Milk chiefs call for more EU dairy support

Scotland’s dairy industry needs EU intervention for milk powders at a realistic price level and more milk going into higher value home markets, according to farm leaders.

Speaking at AgriScot winter agricultural show at Ingliston, near Edinburgh, on Wednesday (17 November), NFU Scotland’s dairy committee chairman Gary Mitchell called for stabilising measures for the dairy market, which has been hammered by the worldwide crash in commodity values and the unforeseen impact of the Russian food ban.

But above all Mr Mitchell made a rousing emotional appeal to dairy farmers to believe in themselves and not seek someone else to blame for the volatility of the marketplace.

See also: Dairy markets still weak as farmers await milk price news

He said the cyclical nature of the industry was here to stay and farmers must learn to deal with it.

“There is potential for Scotland’s dairy supply chain to grow but firstly we need much more milk going into higher value markets along with increased processing capacity in Scotland to minimise the need for milk crossing the border,” he added.

“The breakdown in the balancing contract between First Milk and Muller Wiseman has exacerbated the problem and underlined the need for this to be addressed.”

Mr Mitchell attended a milk crisis meeting of European dairy farmers in Brussels this week and described the meeting as “like being at a wake without a corpse”.

He said all nations were struggling with the level of volatility in the dairy sector.

“There was widespread support for more robust market intervention measures to be introduced. However, Scottish and UK dairy farmers must also be proactive in improving our lot,” he added.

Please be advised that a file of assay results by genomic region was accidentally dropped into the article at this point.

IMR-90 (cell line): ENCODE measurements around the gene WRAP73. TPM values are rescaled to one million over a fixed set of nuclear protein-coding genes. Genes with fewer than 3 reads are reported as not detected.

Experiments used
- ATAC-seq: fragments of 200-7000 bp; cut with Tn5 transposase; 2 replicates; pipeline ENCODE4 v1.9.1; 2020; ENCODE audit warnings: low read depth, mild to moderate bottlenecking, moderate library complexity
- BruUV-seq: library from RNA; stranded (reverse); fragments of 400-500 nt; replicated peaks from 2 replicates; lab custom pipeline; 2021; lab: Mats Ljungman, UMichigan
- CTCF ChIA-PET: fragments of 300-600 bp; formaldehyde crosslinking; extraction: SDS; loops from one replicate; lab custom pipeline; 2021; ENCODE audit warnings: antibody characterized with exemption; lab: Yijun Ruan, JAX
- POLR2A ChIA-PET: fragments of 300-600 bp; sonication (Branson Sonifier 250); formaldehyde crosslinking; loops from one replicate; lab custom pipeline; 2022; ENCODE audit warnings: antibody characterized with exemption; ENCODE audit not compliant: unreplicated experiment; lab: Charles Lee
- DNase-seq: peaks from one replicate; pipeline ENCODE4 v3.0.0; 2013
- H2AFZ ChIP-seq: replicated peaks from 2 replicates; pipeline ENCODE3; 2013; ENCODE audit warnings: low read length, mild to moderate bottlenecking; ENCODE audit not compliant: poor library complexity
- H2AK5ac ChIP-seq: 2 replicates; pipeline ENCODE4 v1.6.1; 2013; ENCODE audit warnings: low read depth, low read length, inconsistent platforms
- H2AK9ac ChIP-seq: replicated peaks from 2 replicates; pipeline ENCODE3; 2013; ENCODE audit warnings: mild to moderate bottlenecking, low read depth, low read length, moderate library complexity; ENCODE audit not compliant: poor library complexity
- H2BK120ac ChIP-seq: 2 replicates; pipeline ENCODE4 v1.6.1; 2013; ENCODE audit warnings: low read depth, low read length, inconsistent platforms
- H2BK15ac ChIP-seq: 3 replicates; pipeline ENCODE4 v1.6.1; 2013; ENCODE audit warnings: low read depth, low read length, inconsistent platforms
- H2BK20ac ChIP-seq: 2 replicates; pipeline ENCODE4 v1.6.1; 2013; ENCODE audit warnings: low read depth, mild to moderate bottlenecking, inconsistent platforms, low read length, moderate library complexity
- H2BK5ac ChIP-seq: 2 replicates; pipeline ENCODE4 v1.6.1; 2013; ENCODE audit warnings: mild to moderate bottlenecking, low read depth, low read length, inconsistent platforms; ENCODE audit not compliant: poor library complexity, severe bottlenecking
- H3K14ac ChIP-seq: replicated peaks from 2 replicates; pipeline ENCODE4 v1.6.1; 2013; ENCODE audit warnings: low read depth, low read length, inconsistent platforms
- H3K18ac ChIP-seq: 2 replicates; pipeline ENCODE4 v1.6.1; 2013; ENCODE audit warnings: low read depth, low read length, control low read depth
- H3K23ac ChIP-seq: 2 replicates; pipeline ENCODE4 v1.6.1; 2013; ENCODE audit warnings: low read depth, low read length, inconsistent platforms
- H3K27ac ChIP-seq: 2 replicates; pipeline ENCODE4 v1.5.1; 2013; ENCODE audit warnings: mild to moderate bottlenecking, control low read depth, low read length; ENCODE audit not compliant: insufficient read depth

“Around 90% of dairy farmers enthuse me but to those who are toiling, my advice is that they should ask themselves if the industry is for them.”

Meanwhile Paul Grant, the chairman of the Scottish Dairy Growth Board (SDGB) – the man charged with finding solutions to the Scottish dairy industry’s problems – assured producers that “some processor” was going to make a major investment in Scotland.

“I can’t say when it’s going to happen, but we’re working on an opportunity in the medium to long term and hope to bring the good news to you that someone is going to make investment,” he said.

Mr Grant added that the SDGB was also working with processing companies to establish a Scottish dairy brand export to catering outlets across the world.

He said: “We’ve done a great job with Scottish salmon, getting it to hotels and catering outlets worldwide and on the plate within 24 hours. We can do the same with cheese.”

Milk officials from the NFUs of Scotland, England, Wales and Northern Ireland will meet in Edinburgh in December to attempt to find common actions and clarify what can be achieved at EU and commission level.

They will also investigate UK policy areas that could be tackled by the UK’s unions collaboratively.

The Scottish government’s rural affairs secretary, Richard Lochhead attended AgriScot to launch Dairy Hub, a one-stop shop that will offer Scotland’s dairy farmers information, advice and training.

Mr Lochhead said Dairy Hub was a way for farmers to get advice on ways of managing finances and improving efficiency.

He also pledged £25,000 for the Dairy Growth Board towards the development of a Scottish dairy brand.

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